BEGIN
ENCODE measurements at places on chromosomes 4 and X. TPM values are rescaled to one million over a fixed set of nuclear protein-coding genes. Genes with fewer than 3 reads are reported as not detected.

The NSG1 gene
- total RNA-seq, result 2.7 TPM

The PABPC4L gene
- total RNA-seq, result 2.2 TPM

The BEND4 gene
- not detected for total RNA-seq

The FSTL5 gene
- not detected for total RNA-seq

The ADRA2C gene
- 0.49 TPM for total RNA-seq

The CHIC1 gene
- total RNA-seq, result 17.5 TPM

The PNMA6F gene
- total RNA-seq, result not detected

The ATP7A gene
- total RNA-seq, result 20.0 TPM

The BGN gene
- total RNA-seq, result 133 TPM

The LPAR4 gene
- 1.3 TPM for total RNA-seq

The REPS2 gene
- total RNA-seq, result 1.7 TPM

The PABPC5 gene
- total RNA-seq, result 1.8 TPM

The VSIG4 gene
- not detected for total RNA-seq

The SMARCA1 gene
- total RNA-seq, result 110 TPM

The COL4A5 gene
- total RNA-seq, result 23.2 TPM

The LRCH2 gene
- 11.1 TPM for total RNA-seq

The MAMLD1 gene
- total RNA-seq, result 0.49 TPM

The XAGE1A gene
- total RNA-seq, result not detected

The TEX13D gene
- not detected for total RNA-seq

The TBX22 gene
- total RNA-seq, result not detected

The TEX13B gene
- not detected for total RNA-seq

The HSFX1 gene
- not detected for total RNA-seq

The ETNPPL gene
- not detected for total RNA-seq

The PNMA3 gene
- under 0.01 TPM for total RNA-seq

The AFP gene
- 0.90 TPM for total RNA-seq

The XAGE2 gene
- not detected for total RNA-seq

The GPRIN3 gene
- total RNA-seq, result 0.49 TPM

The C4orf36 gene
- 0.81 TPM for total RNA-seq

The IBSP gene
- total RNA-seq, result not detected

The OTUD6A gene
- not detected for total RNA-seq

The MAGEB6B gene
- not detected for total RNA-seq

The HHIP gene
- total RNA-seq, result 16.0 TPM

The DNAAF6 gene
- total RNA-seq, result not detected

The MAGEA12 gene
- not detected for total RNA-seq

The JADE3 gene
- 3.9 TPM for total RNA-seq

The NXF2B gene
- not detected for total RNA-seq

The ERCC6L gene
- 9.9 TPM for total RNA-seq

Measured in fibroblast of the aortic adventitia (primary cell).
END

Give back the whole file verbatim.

ENCODE measurements at places on chromosomes 4 and X. TPM values are rescaled to one million over a fixed set of nuclear protein-coding genes. Genes with fewer than 3 reads are reported as not detected.

The NSG1 gene
- total RNA-seq, result 2.7 TPM

The PABPC4L gene
- total RNA-seq, result 2.2 TPM

The BEND4 gene
- not detected for total RNA-seq

The FSTL5 gene
- not detected for total RNA-seq

The ADRA2C gene
- 0.49 TPM for total RNA-seq

The CHIC1 gene
- total RNA-seq, result 17.5 TPM

The PNMA6F gene
- total RNA-seq, result not detected

The ATP7A gene
- total RNA-seq, result 20.0 TPM

The BGN gene
- total RNA-seq, result 133 TPM

The LPAR4 gene
- 1.3 TPM for total RNA-seq

The REPS2 gene
- total RNA-seq, result 1.7 TPM

The PABPC5 gene
- total RNA-seq, result 1.8 TPM

The VSIG4 gene
- not detected for total RNA-seq

The SMARCA1 gene
- total RNA-seq, result 110 TPM

The COL4A5 gene
- total RNA-seq, result 23.2 TPM

The LRCH2 gene
- 11.1 TPM for total RNA-seq

The MAMLD1 gene
- total RNA-seq, result 0.49 TPM

The XAGE1A gene
- total RNA-seq, result not detected

The TEX13D gene
- not detected for total RNA-seq

The TBX22 gene
- total RNA-seq, result not detected

The TEX13B gene
- not detected for total RNA-seq

The HSFX1 gene
- not detected for total RNA-seq

The ETNPPL gene
- not detected for total RNA-seq

The PNMA3 gene
- under 0.01 TPM for total RNA-seq

The AFP gene
- 0.90 TPM for total RNA-seq

The XAGE2 gene
- not detected for total RNA-seq

The GPRIN3 gene
- total RNA-seq, result 0.49 TPM

The C4orf36 gene
- 0.81 TPM for total RNA-seq

The IBSP gene
- total RNA-seq, result not detected

The OTUD6A gene
- not detected for total RNA-seq

The MAGEB6B gene
- not detected for total RNA-seq

The HHIP gene
- total RNA-seq, result 16.0 TPM

The DNAAF6 gene
- total RNA-seq, result not detected

The MAGEA12 gene
- not detected for total RNA-seq

The JADE3 gene
- 3.9 TPM for total RNA-seq

The NXF2B gene
- not detected for total RNA-seq

The ERCC6L gene
- 9.9 TPM for total RNA-seq

Measured in fibroblast of the aortic adventitia (primary cell).